as appropriate, to reduce costs and create efficiency within the sector.

    d) Create a specific industry profile which can be used to promote the Agribusiness Industry of

    the Boonah District to prospective new businesses.

    e) Focus new business attraction on enterprises with a high employment capability.

2.2 Supportive Regulatory Provisions

    In order for the industry to develop effectively, business owners and operators need to be confident

    that there are supportive regulatory provisions supporting Agribusiness Industry development in the

    Boonah District.

    Page 6 of 8

ACTIONS

    a) Industry, Council and State Government to work collaboratively on the development of a

    Rural Industry Precinct Plan which supports, through planning provisions, the opportunities

    identified in this Strategy.

3. PERI-URBAN AGRICULTURE

3.1 Rural Residential Land

    The supply of rural residential land is very limited. It has been demonstrated through consultations

    that there is a high demand and that this is a major source of potential population and/or revenue

    growth for the Boonah District.

ACTIONS

    a) Investigate, in partnership with the Department of Infrastructure and Planning, potential

    opportunities to create a sustainable, balanced and appropriate approach to the

    development of future rural residential land stock.

3.2 Advocacy/Education

    As the Boonah District grows, further pressure may come to bear between residential and

    agricultural interests. It is fundamental to this Strategy that new residents to the community

    understand that they live in a district where agribusiness is the base-line of the economy.

ACTIONS

    a) Use the industry network, collective or cooperative to jointly advocate for the local industry

    as well as provide education programs and activities within schools and the community to

    promote the sector.

    b) Through a partnership between the industry network, collective or cooperative, Council and

    real estate agents, create promotional material which is distributed to all new residents

    (both home owners and renters) which highlights pertinent points about living in an area

    reliant on agribusiness.

3.3 Agri-Tourism

    An emerging industry sector in the Boonah District is agri-tourism. The location of the District in near

    proximity to Brisbane and the Gold Coast means that there is a ready market for farm stays, farm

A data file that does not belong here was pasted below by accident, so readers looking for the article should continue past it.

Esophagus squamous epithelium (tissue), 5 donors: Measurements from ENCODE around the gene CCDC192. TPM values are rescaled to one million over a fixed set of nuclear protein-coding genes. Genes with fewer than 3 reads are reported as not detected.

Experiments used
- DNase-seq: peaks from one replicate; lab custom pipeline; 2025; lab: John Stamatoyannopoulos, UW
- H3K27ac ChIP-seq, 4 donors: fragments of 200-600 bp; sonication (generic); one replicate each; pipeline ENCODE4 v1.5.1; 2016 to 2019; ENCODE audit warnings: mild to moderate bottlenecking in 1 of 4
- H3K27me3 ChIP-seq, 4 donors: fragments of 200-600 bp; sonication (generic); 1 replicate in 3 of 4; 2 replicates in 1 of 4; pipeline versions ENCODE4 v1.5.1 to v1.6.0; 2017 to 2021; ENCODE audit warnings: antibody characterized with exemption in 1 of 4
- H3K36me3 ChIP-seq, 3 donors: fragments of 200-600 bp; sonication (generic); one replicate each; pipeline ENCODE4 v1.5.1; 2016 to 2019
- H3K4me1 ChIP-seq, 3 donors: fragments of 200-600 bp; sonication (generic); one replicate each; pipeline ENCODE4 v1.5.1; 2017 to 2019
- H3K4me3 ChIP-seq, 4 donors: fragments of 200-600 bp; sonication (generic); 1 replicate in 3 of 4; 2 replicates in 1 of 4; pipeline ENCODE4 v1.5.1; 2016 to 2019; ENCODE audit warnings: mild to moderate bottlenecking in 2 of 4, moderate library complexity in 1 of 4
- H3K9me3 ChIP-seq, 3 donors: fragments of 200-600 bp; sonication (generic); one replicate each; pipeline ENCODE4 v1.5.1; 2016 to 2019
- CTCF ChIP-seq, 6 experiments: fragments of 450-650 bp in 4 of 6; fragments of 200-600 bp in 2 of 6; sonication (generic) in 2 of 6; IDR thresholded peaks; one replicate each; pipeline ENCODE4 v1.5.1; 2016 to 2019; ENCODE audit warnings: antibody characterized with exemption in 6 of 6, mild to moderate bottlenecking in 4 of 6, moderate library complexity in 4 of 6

tours, boutique product sales and other such activities which use tourism to promote the agribusiness

    sector. Whilst often not major employers, this sector have a significant promotion and marketing

    advantage in allowing visitors to experience the lifestyles of the District through its produce and

    farming operations.

ACTIONS

    a) Develop an Agri-Tourism Group (or build a focus on Agri-Tourism into an existing group’s

    plans) which incorporates current successful business operators to advocate for specific

    issues relating to tourism activities linked with agribusiness operations.

    b) Investigate planning constraints with regard to the development of tourism opportunities

    and work with Council and DIP in developing solutions for these constraints.

    c) Implement the Farm and Nature Tourism (FANT) Business Development Program to support

    the development of new businesses and to demonstrate peri-urban and agri-tourism

    opportunities.

    d) Work with the businesses emerging out of the FANT Program to promote the agri-tourism

    industry across the Region.

    Page 7 of 8

Draft Terms of Reference for Rural Industry Precinct Plan

The Rural Industry Precinct Plan will take the findings and recommendations of the

    Business/Industry Gap Analysis and the Boonah & District Agribusiness Strategy and drill these broad

    recommendations down to a cadastral level plan, in line with the Department of Infrastructure and

    Planning’s recognised guidelines and processes, in order to plan for preferred land use.

The Rural Precinct Plan should be a concise document consistent with the structure spelt out in the

    DIP implementation guidelines. This should include contextual material explaining the vision and

    intent of rural precinct plans generally and specifically the Agribusiness Strategy. The plan should

    also explain how the rural precinct plan upholds the principles of the SEQ Regional Plan and Scenic

    Rim Regional Council’s desired outcomes, while taking industry needs into account and promoting new agribusiness enterprises.

The issues and opportunities outlined in the Agribusiness Strategy are broadly:

1. INFRASTRUCTURE DEVELOPMENT

    1.4 Water

    1.5 Telecommunications

    1.6 Industrial Land

2. INDUSTRY DEVELOPMENT AND PROMOTION

    2.1 Collaborative Industry Promotion and Development

    2.2 Supportive Regulatory Provisions

3 PERI-URBAN AGRICULTURE

    3.1 Rural Residential Land

    3.2 Advocacy/Education

    3.3 Agri-Tourism

The aim is to ensure compatibility between Council’s Planning Scheme, State regulatory provisions

    and industry needs.